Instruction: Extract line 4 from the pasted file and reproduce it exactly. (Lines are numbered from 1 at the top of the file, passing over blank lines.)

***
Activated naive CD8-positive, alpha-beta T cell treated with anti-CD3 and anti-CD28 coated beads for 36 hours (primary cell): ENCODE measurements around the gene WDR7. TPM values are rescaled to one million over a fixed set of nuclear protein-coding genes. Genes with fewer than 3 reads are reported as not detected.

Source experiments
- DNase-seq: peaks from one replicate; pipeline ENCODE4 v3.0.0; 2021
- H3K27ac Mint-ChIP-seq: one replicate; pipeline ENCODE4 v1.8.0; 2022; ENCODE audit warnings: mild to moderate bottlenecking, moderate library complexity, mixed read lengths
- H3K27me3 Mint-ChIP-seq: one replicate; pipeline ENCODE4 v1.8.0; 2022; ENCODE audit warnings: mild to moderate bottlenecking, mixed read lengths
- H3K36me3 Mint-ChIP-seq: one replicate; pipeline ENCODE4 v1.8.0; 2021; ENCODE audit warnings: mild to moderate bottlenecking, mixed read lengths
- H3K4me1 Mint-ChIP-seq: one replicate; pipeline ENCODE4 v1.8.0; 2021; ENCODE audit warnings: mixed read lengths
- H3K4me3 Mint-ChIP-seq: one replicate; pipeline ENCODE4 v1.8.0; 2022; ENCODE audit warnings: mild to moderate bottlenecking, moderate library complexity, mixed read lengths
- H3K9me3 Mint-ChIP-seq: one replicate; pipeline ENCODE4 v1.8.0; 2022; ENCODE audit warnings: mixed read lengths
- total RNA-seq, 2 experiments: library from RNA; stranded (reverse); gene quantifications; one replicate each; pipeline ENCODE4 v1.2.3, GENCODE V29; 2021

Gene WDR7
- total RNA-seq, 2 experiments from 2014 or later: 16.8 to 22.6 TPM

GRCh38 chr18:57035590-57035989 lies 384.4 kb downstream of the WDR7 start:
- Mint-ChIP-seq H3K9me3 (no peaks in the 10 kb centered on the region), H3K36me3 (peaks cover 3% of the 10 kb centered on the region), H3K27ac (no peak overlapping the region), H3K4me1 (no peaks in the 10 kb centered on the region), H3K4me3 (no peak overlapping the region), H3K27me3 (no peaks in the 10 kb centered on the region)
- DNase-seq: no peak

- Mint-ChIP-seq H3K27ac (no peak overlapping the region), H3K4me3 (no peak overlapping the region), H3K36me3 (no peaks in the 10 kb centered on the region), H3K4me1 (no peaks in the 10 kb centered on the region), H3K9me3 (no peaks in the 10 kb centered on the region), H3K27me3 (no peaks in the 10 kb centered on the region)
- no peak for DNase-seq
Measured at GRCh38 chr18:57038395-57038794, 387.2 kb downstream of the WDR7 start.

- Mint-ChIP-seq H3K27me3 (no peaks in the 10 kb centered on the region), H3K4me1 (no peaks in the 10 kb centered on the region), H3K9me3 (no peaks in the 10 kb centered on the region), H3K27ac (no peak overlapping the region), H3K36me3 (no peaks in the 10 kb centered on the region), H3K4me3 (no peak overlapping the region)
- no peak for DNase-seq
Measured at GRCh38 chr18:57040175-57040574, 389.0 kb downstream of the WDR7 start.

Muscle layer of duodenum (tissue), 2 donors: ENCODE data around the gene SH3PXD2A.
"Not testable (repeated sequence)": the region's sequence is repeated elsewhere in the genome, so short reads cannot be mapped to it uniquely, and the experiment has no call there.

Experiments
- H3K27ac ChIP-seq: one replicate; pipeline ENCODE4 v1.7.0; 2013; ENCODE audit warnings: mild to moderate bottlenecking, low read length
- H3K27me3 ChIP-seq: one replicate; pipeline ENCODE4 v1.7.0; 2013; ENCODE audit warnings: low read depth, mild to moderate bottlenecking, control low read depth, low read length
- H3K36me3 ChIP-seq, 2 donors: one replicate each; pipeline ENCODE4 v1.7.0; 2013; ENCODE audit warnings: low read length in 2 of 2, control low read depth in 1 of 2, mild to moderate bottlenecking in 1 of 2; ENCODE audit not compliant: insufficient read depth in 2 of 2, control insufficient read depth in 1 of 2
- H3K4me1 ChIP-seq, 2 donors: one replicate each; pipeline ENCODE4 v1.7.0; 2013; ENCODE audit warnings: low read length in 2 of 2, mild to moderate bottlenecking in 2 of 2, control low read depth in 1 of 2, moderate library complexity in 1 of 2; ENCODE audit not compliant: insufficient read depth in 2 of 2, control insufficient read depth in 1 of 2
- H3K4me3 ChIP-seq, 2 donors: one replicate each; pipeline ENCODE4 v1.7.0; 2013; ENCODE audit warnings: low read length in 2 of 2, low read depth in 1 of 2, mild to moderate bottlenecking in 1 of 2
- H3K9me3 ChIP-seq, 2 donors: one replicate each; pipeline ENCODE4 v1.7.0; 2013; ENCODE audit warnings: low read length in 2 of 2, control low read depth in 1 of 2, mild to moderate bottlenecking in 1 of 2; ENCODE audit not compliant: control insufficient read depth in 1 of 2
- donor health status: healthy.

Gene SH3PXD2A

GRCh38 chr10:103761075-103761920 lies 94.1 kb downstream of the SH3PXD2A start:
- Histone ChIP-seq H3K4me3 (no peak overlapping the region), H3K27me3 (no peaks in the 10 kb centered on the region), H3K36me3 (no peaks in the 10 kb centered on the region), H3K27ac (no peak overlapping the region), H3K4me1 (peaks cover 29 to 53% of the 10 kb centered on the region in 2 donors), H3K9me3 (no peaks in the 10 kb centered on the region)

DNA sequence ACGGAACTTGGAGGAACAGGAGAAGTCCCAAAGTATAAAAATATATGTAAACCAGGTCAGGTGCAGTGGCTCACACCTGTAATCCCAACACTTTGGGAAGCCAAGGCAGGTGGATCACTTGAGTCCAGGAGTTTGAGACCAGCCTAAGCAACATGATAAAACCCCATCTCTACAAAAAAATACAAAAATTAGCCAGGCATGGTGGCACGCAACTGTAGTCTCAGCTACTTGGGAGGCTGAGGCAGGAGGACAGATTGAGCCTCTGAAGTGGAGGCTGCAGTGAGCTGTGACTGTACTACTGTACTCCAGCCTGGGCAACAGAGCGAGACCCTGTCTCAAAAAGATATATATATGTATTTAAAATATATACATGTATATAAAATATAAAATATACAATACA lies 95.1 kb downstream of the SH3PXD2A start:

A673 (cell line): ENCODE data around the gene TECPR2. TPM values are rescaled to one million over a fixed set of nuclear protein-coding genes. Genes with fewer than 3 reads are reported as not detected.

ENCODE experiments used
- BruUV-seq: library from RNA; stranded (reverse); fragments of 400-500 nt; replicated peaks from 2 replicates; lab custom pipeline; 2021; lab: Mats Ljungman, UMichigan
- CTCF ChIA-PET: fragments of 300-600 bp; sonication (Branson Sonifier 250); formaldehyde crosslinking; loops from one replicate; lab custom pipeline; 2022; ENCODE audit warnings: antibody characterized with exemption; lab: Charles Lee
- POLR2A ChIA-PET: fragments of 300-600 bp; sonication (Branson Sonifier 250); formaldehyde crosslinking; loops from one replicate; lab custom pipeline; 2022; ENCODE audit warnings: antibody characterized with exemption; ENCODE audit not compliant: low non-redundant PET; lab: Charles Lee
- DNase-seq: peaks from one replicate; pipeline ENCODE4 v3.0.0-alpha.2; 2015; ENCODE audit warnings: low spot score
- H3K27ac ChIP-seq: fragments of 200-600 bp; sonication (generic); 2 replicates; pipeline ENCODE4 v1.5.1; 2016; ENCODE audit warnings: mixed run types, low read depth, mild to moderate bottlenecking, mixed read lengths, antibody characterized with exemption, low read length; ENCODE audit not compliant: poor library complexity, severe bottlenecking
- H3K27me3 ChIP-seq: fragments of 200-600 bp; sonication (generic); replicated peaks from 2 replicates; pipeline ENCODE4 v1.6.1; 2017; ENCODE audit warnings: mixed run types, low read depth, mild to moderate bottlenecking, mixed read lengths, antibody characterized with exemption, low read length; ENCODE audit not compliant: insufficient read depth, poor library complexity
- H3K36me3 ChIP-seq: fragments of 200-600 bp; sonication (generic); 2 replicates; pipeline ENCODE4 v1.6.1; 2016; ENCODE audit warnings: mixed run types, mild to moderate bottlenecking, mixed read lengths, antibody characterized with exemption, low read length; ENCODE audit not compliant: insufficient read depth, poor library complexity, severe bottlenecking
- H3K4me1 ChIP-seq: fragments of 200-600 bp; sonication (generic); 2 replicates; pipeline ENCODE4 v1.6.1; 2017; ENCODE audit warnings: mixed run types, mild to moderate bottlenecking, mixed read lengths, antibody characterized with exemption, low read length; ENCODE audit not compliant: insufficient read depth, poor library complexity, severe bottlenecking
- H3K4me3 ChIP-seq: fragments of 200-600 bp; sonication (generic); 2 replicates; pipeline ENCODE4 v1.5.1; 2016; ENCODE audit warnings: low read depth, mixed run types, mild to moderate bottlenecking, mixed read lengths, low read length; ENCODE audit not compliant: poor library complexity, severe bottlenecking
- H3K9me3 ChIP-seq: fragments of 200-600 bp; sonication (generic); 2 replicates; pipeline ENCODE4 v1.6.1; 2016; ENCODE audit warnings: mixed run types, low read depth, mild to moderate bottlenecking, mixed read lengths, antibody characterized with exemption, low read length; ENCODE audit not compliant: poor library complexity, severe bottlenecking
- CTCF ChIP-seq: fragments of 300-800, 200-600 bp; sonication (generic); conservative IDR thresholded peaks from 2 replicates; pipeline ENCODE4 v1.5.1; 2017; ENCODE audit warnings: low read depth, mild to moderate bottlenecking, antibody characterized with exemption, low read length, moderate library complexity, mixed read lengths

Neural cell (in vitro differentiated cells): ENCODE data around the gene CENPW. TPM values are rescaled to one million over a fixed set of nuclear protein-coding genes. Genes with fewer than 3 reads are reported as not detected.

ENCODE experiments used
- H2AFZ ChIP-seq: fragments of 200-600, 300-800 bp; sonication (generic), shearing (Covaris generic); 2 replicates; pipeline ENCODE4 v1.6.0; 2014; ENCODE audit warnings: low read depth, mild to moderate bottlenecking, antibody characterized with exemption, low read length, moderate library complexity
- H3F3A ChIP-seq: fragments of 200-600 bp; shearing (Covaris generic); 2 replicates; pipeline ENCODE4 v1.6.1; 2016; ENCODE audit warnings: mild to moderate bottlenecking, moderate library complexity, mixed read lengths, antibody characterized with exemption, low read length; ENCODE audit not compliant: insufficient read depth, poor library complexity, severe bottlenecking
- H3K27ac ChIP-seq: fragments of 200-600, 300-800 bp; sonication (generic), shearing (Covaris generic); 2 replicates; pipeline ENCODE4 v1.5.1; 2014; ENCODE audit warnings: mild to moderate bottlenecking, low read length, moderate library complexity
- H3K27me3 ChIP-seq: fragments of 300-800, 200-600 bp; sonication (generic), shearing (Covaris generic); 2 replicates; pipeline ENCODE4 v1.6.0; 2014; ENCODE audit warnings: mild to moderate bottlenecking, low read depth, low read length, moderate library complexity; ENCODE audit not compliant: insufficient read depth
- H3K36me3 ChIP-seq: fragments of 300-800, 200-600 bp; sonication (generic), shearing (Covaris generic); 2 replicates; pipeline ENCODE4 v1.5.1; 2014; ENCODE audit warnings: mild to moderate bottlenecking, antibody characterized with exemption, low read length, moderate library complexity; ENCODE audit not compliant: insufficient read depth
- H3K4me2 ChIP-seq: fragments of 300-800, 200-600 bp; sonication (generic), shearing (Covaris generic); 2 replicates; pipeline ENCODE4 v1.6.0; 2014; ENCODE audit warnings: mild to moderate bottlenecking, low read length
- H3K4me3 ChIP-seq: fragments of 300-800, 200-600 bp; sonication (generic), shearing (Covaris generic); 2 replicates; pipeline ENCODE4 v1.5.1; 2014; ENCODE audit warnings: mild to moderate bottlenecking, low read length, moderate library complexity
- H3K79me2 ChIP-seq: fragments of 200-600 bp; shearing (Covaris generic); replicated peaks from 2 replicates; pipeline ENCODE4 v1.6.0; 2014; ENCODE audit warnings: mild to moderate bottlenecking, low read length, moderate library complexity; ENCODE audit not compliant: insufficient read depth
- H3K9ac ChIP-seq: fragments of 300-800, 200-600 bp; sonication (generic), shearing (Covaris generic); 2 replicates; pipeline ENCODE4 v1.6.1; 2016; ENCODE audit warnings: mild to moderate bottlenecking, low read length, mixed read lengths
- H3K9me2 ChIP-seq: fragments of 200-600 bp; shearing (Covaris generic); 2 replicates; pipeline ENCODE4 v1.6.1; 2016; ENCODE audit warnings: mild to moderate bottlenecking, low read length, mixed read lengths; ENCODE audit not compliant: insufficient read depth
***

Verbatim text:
- H3K27ac Mint-ChIP-seq: one replicate; pipeline ENCODE4 v1.8.0; 2022; ENCODE audit warnings: mild to moderate bottlenecking, moderate library complexity, mixed read lengths